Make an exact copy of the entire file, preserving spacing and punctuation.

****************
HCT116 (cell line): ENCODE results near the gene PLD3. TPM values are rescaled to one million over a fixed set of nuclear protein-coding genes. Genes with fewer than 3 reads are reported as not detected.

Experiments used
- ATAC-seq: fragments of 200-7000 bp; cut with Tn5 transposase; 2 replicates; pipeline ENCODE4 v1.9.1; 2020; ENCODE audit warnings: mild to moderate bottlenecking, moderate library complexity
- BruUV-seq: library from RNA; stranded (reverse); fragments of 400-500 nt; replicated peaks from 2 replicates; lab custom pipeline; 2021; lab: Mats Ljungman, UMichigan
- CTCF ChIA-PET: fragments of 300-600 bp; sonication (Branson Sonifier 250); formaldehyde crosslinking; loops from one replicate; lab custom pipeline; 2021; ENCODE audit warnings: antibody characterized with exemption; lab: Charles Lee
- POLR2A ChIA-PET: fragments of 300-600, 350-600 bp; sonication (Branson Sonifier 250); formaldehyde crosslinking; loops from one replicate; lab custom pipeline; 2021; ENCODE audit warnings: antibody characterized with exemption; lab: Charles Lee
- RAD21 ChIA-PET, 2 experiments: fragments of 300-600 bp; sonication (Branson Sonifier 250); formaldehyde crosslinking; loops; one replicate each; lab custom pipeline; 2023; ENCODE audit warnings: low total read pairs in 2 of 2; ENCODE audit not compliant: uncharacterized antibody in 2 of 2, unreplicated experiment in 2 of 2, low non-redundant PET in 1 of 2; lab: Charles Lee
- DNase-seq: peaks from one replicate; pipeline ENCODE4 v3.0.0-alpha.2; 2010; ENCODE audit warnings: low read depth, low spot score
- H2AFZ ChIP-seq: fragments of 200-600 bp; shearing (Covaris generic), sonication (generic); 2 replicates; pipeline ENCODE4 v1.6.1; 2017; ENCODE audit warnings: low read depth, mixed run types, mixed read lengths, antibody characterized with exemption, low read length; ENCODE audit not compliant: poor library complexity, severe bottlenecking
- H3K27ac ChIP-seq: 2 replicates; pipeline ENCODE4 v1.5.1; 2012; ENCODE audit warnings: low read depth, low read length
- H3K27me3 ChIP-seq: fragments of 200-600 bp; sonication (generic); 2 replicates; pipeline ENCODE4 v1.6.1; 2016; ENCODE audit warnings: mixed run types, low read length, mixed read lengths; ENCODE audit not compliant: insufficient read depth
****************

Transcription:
HCT116 (cell line): ENCODE results near the gene PLD3. TPM values are rescaled to one million over a fixed set of nuclear protein-coding genes. Genes with fewer than 3 reads are reported as not detected.

Experiments used
- ATAC-seq: fragments of 200-7000 bp; cut with Tn5 transposase; 2 replicates; pipeline ENCODE4 v1.9.1; 2020; ENCODE audit warnings: mild to moderate bottlenecking, moderate library complexity
- BruUV-seq: library from RNA; stranded (reverse); fragments of 400-500 nt; replicated peaks from 2 replicates; lab custom pipeline; 2021; lab: Mats Ljungman, UMichigan
- CTCF ChIA-PET: fragments of 300-600 bp; sonication (Branson Sonifier 250); formaldehyde crosslinking; loops from one replicate; lab custom pipeline; 2021; ENCODE audit warnings: antibody characterized with exemption; lab: Charles Lee
- POLR2A ChIA-PET: fragments of 300-600, 350-600 bp; sonication (Branson Sonifier 250); formaldehyde crosslinking; loops from one replicate; lab custom pipeline; 2021; ENCODE audit warnings: antibody characterized with exemption; lab: Charles Lee
- RAD21 ChIA-PET, 2 experiments: fragments of 300-600 bp; sonication (Branson Sonifier 250); formaldehyde crosslinking; loops; one replicate each; lab custom pipeline; 2023; ENCODE audit warnings: low total read pairs in 2 of 2; ENCODE audit not compliant: uncharacterized antibody in 2 of 2, unreplicated experiment in 2 of 2, low non-redundant PET in 1 of 2; lab: Charles Lee
- DNase-seq: peaks from one replicate; pipeline ENCODE4 v3.0.0-alpha.2; 2010; ENCODE audit warnings: low read depth, low spot score
- H2AFZ ChIP-seq: fragments of 200-600 bp; shearing (Covaris generic), sonication (generic); 2 replicates; pipeline ENCODE4 v1.6.1; 2017; ENCODE audit warnings: low read depth, mixed run types, mixed read lengths, antibody characterized with exemption, low read length; ENCODE audit not compliant: poor library complexity, severe bottlenecking
- H3K27ac ChIP-seq: 2 replicates; pipeline ENCODE4 v1.5.1; 2012; ENCODE audit warnings: low read depth, low read length
- H3K27me3 ChIP-seq: fragments of 200-600 bp; sonication (generic); 2 replicates; pipeline ENCODE4 v1.6.1; 2016; ENCODE audit warnings: mixed run types, low read length, mixed read lengths; ENCODE audit not compliant: insufficient read depth